Let’s abandon blinkered tribalism. and reject sniping and tolerance within the Labour party.
Let’s put aside our differences, look to the common bonds that unite us and start to attack the real enemies – the Tory party and the large companies that support them.
Let’s make our voice the voice that matters for those that need our support.
Let’s talk about policies and programmes to build support for Labour.
Let’s unite and fight FOR things that matter for me – social justice, a roof over everyone’s head, free legal aid, the safety net of social security.
Let’s campaign for the things that matter for the poor, the vulnerable, the disadvantaged, the caring, the homeless, the disabled, the long-term sick, the terminally ill.
Someone once said that “the hallmark of a civilised society” was a desire “each and everyone one of us being housed, educated, fed and kept in good health”.
And that someone? Jeremy Corbyn [in Morning Star, For Labour To Succeed It Must Get Real, 09 June 2015]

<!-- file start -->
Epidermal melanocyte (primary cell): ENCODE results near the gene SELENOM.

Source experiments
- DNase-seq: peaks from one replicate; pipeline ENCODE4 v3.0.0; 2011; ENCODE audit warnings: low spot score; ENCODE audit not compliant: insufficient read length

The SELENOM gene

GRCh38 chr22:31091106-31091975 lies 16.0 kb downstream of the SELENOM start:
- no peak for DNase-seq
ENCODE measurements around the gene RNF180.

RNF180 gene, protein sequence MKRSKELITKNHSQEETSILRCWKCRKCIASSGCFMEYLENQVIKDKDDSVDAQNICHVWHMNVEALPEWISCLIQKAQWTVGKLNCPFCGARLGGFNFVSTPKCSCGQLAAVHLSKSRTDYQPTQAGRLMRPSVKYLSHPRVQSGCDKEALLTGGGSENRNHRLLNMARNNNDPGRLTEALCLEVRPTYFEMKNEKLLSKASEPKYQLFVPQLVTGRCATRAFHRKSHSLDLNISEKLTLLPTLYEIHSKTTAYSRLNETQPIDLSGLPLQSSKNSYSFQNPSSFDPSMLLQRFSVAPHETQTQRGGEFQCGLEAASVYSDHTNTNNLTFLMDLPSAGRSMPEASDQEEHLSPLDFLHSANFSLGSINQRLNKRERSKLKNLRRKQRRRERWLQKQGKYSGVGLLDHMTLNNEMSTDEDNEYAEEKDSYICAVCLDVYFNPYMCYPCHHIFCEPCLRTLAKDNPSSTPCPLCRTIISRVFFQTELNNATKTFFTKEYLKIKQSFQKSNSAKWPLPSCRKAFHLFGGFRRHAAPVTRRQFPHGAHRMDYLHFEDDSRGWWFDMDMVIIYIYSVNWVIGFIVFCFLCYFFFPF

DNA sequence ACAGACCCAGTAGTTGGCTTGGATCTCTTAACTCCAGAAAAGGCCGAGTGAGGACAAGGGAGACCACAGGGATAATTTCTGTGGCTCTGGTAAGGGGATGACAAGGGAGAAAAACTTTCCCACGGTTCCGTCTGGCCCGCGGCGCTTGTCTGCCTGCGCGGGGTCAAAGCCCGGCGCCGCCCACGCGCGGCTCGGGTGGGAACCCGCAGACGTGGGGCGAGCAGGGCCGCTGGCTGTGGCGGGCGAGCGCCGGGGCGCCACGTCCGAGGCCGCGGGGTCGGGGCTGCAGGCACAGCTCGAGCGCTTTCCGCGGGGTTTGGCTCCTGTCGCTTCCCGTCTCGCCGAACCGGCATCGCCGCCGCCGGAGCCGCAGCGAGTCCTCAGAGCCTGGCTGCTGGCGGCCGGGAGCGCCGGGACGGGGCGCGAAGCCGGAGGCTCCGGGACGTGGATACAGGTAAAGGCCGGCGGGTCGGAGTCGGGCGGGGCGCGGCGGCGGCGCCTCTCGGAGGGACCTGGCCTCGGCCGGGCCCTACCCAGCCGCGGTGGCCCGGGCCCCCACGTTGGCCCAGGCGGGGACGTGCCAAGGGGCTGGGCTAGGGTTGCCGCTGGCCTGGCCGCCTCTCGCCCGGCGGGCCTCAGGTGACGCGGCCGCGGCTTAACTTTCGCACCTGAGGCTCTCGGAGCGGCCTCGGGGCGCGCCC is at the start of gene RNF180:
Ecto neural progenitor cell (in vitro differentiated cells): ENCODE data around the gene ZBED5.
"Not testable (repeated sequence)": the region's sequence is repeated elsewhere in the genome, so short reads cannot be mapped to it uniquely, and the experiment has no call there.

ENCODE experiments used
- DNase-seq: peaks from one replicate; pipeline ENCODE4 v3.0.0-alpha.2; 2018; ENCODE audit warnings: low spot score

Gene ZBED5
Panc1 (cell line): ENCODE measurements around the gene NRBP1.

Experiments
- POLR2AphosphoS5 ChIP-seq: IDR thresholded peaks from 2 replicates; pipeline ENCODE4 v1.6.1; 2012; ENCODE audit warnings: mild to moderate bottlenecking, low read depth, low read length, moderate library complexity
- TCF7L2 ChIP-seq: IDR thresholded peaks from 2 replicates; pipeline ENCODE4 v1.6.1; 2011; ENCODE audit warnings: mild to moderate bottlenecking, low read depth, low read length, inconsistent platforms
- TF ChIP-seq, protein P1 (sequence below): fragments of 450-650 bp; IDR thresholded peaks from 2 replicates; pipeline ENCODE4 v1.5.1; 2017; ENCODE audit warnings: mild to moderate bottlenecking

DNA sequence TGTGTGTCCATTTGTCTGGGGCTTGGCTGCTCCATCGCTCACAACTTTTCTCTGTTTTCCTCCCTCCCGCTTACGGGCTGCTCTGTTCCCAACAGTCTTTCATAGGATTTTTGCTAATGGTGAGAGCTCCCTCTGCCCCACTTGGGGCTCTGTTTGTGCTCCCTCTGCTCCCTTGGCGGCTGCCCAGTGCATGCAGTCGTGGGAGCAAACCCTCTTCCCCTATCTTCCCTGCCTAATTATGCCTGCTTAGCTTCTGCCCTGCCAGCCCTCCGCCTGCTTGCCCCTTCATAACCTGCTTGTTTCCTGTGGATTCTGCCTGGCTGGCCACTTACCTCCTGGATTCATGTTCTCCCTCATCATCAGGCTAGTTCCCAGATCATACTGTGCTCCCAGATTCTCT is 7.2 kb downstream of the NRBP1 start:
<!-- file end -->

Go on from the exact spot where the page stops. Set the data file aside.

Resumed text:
And who among us can disagree?
I haven’t got time for divided politics on the left, nor do the people who need us to fight for them I don’t want us to fail those that need us.
I want to make a difference in a complex world – a world where aspiration has to be addressed at the same time as I challenge social and economic inequality.
Under Corbyn, Labour can – and must – become the most powerful force for progressive change in generations; moving from the old-style top-down politics to a new grassroots mass movement is going to be challenging, but we can do it. However, believe that can only be achieved by evolution, not revolution.
And that means pragmatism as well as socialism.
As I work towards a more equal, more just and more sustainable society, please don’t spoilt it for me with all this bickering and division.
John McDonell: Labour can be the most powerful force for progressive change in generations [Guardian, 05 December 2015]
Stella Creasy: Labour risks becoming a talking shop of protest and anger [Guardian, 12 December 2015]
Owen Jones: How can we have a more balanced debate about Jeremy Corbyn and Labour? [Guardian – Comment is Free, 15 December 2015]
From Guardian 12 December
Right and left, new and old: factions vying for the party’s soul
The political landscape of the left is changing fast following Jeremy Corbyn’s election, with new groups being formed and some dating back to the the 1970s and 80s reforming or re-branding | Patrick Wintour
Set up by supporters of Corbyn
Regarded by figures on the party’s right as a secretive malign vehicle for far-left entryists that afford Corbyn and John McDonnell near cult status.